That said, before plunging into the dark world of castles, chambers, and creepy cloisters, students require background information on Gothic Literature itself.  It is at this time we examine five basic elements of Gothic Literature, which I have classified into the following categories:


5 Elements of Gothic Literature

1) Elements of Superstition
  • Presence of ghosts, vampires, etc.
  • Unexplained sounds, sights, occurrences
  • Eerie atmosphere
  • Mysterious tone adds to building of tension

2) Emotions and Passions
  • Emotion surpasses rationality
  • Spells of hysteria, lust, and anxiety
  • Frequent crying and screaming
  • Detailed sensory description revealing characters’ passions
  • Characters experience terror and hysteria due to miasmic atmosphere


3) Broken Families
  • Families are often broken, incestuous, or murderous
  • Women subject to lustful wrongdoings 
  • Male characters are tyrannical
  • Women depicted as damsels in distress
  • Family unit confining, from which characters must escape

4) Eerie, mysterious setting
  • Claustrophobic, dark venues such as an old castle, mansion, or abbey
  • Places of fear and dread that portray the world as deteriorating
  • Desperate, dark ruined scenery
  • Surrounding area is dismal and rotting, often adding a haunting flavor of impending doom


5) Distinctive Characters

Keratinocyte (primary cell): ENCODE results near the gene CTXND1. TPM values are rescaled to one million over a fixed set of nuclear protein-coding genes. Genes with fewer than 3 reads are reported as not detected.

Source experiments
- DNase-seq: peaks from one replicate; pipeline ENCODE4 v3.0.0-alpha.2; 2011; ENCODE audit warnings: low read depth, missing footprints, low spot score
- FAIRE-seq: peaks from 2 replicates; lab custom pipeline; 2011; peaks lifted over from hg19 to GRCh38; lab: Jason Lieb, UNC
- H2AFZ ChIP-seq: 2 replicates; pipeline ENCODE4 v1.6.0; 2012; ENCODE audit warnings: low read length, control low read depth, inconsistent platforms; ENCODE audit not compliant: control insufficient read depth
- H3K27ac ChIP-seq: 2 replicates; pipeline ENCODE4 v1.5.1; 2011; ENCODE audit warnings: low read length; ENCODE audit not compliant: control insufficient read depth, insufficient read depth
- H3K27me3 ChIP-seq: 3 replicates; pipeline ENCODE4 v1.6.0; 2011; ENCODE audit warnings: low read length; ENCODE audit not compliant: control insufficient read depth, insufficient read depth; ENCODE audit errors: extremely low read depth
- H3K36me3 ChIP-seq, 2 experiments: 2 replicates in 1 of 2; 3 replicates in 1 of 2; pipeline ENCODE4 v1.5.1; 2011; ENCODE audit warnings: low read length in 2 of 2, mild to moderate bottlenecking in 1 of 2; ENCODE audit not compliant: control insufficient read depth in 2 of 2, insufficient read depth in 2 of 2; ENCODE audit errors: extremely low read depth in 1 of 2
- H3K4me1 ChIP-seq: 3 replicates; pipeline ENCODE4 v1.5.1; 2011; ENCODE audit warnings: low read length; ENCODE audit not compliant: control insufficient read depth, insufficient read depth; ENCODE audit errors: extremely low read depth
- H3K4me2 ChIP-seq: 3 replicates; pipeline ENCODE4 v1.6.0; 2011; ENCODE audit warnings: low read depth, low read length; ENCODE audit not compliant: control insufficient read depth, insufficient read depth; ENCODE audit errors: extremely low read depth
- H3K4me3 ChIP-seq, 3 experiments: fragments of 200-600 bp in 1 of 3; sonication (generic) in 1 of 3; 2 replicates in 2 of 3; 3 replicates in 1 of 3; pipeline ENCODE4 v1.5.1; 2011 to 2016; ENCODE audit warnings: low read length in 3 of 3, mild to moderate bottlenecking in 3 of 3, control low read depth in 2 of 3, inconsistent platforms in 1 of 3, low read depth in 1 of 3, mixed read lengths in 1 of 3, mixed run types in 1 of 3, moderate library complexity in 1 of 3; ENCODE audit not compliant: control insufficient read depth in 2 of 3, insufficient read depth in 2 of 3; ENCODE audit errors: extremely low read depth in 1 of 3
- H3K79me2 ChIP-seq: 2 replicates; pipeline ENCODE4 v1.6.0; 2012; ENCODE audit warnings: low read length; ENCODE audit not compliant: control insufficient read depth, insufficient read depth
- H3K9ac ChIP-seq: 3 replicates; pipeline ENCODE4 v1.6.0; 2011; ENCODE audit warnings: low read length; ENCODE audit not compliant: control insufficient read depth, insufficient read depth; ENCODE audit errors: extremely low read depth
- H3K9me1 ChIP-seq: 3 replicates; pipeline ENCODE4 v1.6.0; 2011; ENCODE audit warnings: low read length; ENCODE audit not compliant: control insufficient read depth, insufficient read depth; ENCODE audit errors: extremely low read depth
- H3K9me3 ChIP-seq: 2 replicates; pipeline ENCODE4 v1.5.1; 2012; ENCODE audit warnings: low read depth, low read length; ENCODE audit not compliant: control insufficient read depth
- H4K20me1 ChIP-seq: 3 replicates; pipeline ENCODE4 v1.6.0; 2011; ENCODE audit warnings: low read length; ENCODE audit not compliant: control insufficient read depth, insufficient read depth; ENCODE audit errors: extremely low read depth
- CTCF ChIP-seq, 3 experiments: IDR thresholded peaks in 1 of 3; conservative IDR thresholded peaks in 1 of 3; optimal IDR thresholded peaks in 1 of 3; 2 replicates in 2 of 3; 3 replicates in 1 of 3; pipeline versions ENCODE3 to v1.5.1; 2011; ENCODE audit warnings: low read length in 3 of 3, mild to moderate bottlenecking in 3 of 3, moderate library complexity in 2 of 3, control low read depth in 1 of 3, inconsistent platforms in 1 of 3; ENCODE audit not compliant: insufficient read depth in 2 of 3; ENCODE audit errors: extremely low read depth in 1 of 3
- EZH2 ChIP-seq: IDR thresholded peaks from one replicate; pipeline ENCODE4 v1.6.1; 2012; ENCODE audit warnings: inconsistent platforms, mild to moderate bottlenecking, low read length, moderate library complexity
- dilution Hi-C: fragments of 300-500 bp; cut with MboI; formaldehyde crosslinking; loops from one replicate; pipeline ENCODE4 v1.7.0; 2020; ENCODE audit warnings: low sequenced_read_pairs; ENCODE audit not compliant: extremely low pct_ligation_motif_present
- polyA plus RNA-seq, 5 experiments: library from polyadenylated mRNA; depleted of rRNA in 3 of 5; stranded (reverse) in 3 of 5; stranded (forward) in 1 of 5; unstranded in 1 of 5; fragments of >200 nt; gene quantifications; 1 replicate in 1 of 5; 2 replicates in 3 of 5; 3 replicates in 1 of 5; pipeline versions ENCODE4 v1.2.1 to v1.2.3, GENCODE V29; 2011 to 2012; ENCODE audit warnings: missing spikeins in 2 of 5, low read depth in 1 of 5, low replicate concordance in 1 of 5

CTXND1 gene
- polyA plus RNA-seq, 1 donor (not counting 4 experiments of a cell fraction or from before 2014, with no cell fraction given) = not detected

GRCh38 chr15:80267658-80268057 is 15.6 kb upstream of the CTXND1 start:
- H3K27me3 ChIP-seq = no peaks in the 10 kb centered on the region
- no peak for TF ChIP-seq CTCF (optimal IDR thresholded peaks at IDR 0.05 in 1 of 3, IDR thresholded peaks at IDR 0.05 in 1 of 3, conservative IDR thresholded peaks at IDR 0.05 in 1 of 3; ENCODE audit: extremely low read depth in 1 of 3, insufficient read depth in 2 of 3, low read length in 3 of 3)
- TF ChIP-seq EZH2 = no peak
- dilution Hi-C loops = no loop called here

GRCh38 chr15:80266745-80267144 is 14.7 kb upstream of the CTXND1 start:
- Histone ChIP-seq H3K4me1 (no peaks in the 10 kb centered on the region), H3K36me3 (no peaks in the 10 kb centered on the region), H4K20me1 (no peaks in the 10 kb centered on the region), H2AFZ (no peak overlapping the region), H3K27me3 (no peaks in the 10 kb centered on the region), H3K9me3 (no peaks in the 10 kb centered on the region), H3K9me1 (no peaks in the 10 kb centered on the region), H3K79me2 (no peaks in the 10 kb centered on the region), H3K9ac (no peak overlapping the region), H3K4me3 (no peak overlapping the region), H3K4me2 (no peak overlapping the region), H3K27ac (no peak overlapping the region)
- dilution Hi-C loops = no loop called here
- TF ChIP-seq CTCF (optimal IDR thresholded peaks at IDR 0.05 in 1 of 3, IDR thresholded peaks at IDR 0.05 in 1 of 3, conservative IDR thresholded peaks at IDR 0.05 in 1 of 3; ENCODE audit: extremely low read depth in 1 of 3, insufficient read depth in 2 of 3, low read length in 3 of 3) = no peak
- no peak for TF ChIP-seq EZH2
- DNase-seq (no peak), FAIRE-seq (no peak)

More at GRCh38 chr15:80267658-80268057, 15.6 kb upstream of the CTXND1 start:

• Characters are lonely, isolated, and oppressed
  • Presence of a tyrannical villain 
  • Action revolves around an unrequited love, or illicit love affair 
  • A vendetta or vengeance is a prominent theme

After my students are fully inducted into the world of Gothic Literature, it's time for them to write their own stories.  For inspiration, I offer some creepy music, telling them to listen at their own risk.  (Note to Blog Reader: Play at your own risk!)




Assignment: Write a Gothic Story...

The requirements are as follows:
  • Setting must be a large old house or graveyard
  • An unexplainable, scary event occurs in the house or graveyard 
  • Presence of the supernatural, such as a ghost, vampire, or werewolf
  • Unexplained phenomenon, such as doors slamming shut or lights turning on/off by themselves
  • Highly emotional characters who cry and scream
  • Implementation of Gothic symbols, such as a staircase, shadows, or a full moon.  

With a little inspiration from the darker works of the literary canon, students can't help but get their Goth on.  Whether you are a teacher, writer, or simply have a nagging nostalgia for Manic Panic, it's the perfect time to reach inside YOUR creepy bag of tricks and write your own Gothic tale.  



For more literary Goth inspiration, go to Kimberly's product store at:

Tuesday, September 9, 2014

Musings on the Guidance Counselor a.k.a. Tween Whisperer

An Excerpt From the Award-Winning Tell-All 
Lucy and CeCee's How to Survive (and Thrive) in Middle School

In middle school you will be assigned a guidance counselor who is sort of like a “tween whisperer.”  Guidance counselors take on a sympathetic view of the adolescent by providing academic and emotional support.  You see, we tweens are going through a difficult time (as if you needed reminding).  Changes are rapidly taking place physically, psychologically, and emotionally, and sometimes we need the ear of someone older and wiser who’s not a parent and or teacher.  Enter: The Middle School Counselor

You will probably meet with your guidance counselor at least once or twice a year.  Sometimes more, if you are having academic troubles or personal problems.  Either way, be open and honest during your one-on-one sessions.  Your guidance counselor is there for one reason and that is to support you.  Tell them what’s going well and what isn’t.  They’ve taken a lot of adolescent psych courses and know a lot about helping tweens.